“No mask, No service” signs are popping up at all kinds of businesses as the country begins to slowly reopen after the coronavirus pandemic shutdown that began in March.
Some retail chains, like Costco Wholesale, have already started to require masks for all customers and employees.
The move follows a flood of videos on social media showing shoppers who refuse to wear face masks being confronted by store employees (and other shoppers, in some cases) who explain that customers are required to wear masks.
But can store owners legally enforce that policy? The short answer is yes, as long as they don’t discriminate against anyone on the basis of “protected classes” such as gender, race, age, disability, national origin and religion.
“All businesses have the right to refuse service so long as it is not violating one of those protected classes,” Robert Mascari, chief assistant district attorney in Madison County, New York, told Syracuse.com. “You can’t refuse to serve me because I’m half Italian and half Irish. You can refuse to serve me if I’m being an idiot.”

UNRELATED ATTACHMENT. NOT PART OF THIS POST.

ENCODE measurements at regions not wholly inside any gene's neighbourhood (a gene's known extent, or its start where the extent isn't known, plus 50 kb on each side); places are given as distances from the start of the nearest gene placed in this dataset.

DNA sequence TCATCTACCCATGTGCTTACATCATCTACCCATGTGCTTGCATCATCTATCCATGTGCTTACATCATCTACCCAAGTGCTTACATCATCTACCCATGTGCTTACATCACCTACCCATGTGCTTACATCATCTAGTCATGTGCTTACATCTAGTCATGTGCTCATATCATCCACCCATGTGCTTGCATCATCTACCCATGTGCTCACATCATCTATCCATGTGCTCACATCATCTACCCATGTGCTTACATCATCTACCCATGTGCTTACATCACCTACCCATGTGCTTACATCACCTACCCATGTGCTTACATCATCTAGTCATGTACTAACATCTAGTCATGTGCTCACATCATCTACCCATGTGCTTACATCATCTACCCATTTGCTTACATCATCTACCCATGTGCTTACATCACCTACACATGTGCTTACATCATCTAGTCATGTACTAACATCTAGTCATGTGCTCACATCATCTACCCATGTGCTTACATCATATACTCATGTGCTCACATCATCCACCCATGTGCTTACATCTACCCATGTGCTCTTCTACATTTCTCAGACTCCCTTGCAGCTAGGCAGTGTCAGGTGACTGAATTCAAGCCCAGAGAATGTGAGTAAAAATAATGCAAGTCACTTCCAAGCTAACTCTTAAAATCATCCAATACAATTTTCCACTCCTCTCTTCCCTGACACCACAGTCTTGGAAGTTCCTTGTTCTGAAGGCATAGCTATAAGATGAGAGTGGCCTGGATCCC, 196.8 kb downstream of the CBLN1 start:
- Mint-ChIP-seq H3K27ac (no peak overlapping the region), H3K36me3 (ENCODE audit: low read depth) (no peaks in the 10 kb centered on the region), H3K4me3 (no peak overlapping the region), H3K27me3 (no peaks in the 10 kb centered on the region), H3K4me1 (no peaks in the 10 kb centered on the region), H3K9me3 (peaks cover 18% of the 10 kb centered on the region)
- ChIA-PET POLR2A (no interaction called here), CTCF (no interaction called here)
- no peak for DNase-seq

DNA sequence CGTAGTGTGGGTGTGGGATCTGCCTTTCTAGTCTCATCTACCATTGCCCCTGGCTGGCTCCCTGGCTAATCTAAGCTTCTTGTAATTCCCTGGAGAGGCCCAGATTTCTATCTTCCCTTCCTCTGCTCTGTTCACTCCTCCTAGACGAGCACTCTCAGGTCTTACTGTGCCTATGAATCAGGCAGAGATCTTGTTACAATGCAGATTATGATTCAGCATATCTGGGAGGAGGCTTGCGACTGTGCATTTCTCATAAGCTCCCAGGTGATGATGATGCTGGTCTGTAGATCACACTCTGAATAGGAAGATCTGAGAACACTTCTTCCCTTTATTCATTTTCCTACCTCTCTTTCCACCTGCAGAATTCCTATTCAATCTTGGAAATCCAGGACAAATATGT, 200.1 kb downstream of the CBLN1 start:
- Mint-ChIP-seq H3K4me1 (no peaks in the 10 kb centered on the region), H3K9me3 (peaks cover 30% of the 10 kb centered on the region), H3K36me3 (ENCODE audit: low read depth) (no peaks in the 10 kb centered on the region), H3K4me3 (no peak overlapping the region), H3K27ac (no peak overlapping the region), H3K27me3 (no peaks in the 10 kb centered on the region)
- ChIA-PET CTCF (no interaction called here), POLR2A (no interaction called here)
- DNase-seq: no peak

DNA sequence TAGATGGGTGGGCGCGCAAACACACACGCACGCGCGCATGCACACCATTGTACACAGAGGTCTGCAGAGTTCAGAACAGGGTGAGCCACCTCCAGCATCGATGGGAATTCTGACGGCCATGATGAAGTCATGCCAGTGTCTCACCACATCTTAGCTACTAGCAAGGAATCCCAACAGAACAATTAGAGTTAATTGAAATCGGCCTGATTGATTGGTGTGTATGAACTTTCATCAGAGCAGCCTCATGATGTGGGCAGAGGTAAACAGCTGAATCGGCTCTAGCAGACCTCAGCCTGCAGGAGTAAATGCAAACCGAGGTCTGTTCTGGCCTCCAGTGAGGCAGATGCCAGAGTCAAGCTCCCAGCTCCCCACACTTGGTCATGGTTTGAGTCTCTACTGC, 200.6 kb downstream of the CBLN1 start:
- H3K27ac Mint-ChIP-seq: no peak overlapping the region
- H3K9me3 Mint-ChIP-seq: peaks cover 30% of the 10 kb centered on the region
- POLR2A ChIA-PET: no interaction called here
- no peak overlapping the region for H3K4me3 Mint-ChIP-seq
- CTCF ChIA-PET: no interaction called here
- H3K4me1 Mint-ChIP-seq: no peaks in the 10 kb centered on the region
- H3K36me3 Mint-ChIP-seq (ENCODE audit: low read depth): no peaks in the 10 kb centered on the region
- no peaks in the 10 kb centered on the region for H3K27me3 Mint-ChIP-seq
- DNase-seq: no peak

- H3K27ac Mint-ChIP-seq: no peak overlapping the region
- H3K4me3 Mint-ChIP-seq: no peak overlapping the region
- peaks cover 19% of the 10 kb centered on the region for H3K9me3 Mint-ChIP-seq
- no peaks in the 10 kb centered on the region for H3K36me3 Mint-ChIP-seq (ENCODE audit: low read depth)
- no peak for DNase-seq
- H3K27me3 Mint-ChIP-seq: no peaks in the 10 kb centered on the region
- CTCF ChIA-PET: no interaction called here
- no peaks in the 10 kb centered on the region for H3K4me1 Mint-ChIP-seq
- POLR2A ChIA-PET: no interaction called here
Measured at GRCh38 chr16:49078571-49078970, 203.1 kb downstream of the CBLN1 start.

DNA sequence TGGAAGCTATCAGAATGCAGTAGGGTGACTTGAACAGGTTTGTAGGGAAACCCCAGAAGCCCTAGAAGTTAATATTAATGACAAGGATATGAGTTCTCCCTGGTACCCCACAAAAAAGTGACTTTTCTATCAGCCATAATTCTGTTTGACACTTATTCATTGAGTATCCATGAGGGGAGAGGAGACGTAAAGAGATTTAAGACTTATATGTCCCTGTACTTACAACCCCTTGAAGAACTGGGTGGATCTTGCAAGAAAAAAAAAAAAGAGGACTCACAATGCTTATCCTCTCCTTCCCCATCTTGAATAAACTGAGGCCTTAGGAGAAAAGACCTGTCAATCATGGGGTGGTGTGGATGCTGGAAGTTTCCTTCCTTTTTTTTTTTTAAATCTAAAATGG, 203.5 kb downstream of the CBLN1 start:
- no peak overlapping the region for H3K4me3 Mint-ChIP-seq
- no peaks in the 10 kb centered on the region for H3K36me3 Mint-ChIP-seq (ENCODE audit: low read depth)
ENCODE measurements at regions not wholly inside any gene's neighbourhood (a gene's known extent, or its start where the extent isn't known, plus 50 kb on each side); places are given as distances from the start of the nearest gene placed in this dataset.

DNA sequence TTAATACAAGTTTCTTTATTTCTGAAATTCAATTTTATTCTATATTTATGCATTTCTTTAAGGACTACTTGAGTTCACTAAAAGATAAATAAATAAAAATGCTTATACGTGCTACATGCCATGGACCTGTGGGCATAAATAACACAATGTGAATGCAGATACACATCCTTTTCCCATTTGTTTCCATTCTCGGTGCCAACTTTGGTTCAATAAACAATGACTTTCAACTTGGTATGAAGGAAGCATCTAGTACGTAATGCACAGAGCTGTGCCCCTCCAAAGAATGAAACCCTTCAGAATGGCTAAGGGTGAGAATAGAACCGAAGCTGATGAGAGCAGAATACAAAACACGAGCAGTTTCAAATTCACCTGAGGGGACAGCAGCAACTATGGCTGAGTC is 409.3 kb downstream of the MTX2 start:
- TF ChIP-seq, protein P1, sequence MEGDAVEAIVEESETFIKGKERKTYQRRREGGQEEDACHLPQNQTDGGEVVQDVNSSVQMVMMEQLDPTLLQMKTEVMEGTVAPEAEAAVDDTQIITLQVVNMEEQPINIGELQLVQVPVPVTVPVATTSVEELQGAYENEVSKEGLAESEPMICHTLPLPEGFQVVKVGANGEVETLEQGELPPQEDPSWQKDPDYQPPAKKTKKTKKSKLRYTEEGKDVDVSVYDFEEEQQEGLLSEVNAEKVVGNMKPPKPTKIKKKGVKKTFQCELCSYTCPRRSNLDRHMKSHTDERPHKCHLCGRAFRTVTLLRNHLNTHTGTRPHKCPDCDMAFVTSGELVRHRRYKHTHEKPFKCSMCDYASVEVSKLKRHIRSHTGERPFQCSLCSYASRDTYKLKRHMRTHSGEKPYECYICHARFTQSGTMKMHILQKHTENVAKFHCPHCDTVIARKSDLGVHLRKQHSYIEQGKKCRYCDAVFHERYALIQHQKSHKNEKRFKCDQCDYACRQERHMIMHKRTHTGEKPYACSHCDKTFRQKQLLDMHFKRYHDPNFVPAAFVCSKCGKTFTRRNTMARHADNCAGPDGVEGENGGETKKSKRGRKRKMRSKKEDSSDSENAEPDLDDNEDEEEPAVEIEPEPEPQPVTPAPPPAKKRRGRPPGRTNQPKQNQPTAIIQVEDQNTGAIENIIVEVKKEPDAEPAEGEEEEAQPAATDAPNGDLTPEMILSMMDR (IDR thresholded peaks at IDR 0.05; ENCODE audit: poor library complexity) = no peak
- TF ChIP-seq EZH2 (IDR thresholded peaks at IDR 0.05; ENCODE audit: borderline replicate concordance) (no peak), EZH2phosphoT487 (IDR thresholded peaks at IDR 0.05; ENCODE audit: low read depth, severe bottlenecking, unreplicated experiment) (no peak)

Constitutional law and First Amendment rights lawyers say face masks requirements are similar to “no shirt, no shoes, no service” policies or when businesses have a cash-only policy or make sales final.
If you don’t agree with a requirement or a rule that a private business has, they say the only right you have is to make the decision not to shop there.
If a customer gets angry and refuses to put on a mask, the retailer should try to avoid a confrontation and call the police instead, Ted Potrikus, executive director of the Retail Council of New York State, said.